I want everyone's opinion on this ok... *DELETED*

EatSleepFly

Well-Known Member
Re: I want everyone\'s opinion on this ok...

You are correct in that theres no VFR flight permitted above FL180. But there may be VFR conditions. In order to log actual instrument time, you must be in IMC (Instrument Meteorological Conditions).
 

bluelake

Well-Known Member
Re: I want everyone\'s opinion on this ok...

in Class A you must fly under Instrument Flight Rules. If you filed IFR on a severe clear day in a lower airspace from one city to another city, you would be "in the system" so to speak, but you could not log actual instrument in your loogbook.

This boils down to understanding the diff between flying under intstrument flight rules and flying in instrument meteorologic conditions....
 

CRJwannabe

New Member
Re: I want everyone\'s opinion on this ok...

I don't think you are a moron, but a little investigating of the regulation (which as a CFI, I am sure you are aware of), would have seemingly explained the idea before asking everyone their opinion:

61.51 (g) Logging instrument flight time. (1) A person may log instrument time only for that flight time when the person operates the aircraft solely by reference to instruments under actual or simulated instrument flight conditions.

Yes, you do have to be on a flight plan to operate in Class A airspace but not all airspace above FL180 is Class A airspace (see FAR 71.33 (a)) which states "excluding the states of Alaska and Hawaii, Santa Barbara Island, Farallon Island, and the airspace south of latitude 25*04'00" North.

My point is that just because you are at FL250 doesn't mean you are in Class A nor does it mean that you are able to log actual instrument time.

One last thing: you said "I have not logged actual this way, it just made me think...". Have you even flown above FL180? Just curious.
 

Eagle

New Member
Re: I want everyone\'s opinion on this ok...

it is not uncommon for us to fly a 3 hour leg, take off in IMC, climb to 410 and land doing an ILS.

Block time. 3.3
Actual Inst. 0.5

takes a long time to build actual IFR hours up that way.
 

Derg

Cap, Roci
Staff member
Re: I want everyone\'s opinion on this ok...

I think the confusion is betweeen "IMC" and "IFR". You can be operating under "IFR" while in "VMC" and not be able to log instrument time.

I mean, you can log it if you want, but when it comes down to meeting FAR experience requirements, the FAA would probably laugh loudly if you considered the experience as "actual" when you were simply flying under IFR rules above FL180.
 

CRJwannabe

New Member
Re: I want everyone\'s opinion on this ok...

Since we are on the topic of logging actual instrument time (operates the aircraft solely by reference to instruments), what is everyone's opinion on navigation over water on a dark (no moon light) without actual clouds. In other words, you would be able to see if it were daytime, but the horizon and outside references such as ground lighting, ARE NOT visible. Would you log this as ACTUAL or would you keep your eyes on the instruments and not log acual knowing that you are not actually in IMC? Just curious, this is a standing debate I have had with a few friends.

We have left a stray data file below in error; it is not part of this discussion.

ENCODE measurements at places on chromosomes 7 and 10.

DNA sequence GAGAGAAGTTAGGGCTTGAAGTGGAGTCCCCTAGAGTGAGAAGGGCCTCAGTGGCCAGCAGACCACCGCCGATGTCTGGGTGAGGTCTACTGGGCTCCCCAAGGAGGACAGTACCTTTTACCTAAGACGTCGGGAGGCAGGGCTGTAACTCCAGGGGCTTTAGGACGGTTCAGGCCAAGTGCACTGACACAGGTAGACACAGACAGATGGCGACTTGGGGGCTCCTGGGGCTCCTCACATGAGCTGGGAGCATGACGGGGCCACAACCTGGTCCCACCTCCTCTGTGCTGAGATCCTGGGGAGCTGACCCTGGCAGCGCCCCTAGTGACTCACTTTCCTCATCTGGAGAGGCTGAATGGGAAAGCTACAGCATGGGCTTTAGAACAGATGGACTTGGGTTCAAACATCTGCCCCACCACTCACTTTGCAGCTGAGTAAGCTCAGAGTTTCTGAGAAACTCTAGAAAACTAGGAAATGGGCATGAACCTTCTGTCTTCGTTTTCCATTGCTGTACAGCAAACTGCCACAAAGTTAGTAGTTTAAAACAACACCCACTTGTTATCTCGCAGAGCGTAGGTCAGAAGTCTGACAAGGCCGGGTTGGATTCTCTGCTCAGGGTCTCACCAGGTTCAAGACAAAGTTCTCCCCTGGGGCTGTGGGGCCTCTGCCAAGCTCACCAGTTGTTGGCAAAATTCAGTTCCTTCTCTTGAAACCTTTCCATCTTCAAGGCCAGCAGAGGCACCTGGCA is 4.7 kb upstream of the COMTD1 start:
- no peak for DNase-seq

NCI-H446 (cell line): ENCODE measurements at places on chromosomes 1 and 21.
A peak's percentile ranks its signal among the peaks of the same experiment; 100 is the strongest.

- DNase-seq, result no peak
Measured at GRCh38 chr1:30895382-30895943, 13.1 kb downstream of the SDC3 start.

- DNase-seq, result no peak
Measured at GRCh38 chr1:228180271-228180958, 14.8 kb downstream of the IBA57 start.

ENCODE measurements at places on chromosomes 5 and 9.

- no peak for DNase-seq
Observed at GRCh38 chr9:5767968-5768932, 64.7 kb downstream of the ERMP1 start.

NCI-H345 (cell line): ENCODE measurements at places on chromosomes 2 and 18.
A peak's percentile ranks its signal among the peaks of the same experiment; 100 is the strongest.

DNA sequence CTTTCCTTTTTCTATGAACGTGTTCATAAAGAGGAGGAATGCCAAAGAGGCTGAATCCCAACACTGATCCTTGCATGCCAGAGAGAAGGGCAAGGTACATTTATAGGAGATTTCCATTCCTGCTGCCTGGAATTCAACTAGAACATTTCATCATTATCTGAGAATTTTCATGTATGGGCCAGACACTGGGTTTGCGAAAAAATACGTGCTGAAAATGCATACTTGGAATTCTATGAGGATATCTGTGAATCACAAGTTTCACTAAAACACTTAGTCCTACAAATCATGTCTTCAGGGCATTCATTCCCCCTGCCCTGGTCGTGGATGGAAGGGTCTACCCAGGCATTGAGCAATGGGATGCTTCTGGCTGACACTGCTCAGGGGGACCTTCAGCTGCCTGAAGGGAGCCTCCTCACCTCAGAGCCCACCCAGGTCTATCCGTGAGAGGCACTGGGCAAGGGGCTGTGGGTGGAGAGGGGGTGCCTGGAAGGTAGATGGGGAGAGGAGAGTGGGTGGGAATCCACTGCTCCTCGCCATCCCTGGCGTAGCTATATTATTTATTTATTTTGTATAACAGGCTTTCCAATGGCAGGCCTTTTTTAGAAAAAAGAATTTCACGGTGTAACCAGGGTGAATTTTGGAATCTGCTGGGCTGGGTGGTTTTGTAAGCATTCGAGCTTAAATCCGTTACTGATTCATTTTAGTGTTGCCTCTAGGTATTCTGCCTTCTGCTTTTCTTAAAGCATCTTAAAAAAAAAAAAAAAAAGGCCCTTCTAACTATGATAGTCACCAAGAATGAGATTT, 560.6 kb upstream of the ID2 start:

EatSleepFly

Well-Known Member
Re: I want everyone\'s opinion on this ok...

Then you log it as night.


FAR 61.51(g)(1): A person may log instrument time only for that flight time when the person operates the aircraft solely by reference to instruments under actual or simulated instrument conditions.

You'd be interpreting that waaaaay too loosely if you logged actual in that scenario...and you'd have a mighty hard time convincing the FAA to agree with you. I believe theres a question similar to this in the FAA's big FAQ list...check in there maybe. Gray area? Maybe. Doesn't take much more than common sense to realize what they mean though.

"So, Mr. Smith...I see you have 389 hours of night time flying freight over sparsely populated areas. And wow, that must be some crappy weather down there in sunny Arizona at night...because 375 of those hours were also logged as actual."

See what I mean?

The word "conditions" as used in "IMC" means weather conditions. Not light conditions.
 

CRJwannabe

New Member
Re: I want everyone\'s opinion on this ok...

Thanks, I realize you would log it as night. I feel the same way you do, the FAA would probably frown on it if you logged it as actual. I would simply log it as night. The debate started in one of my instrument stage check orals when I was asked the question. I told him I would NOT log actual and he was like "why, you are manuevering the aircraft solely by reference to instruments, weren't you?". I still think it would be a b/s way to log actual, just wanted to see what others thought.
 

WEAPON

Well-Known Member
Re: I want everyone\'s opinion on this ok...

Well, the main reason I posted the question was because alot of the regs I have read, some are black and white, others are rather grey. Some can go back and forth and are open to alot of interpretation. Just here me me out on this...if you are flying in a block of airspace, denoted as no VFR, how are you flying? IFR. You see what I am saying. You are flying on instruments. Some of you might understand where I am coming from. Like I said, I have not logged instr(actual) this way, it just sparked a thought. And yes, I have flown above FL 180.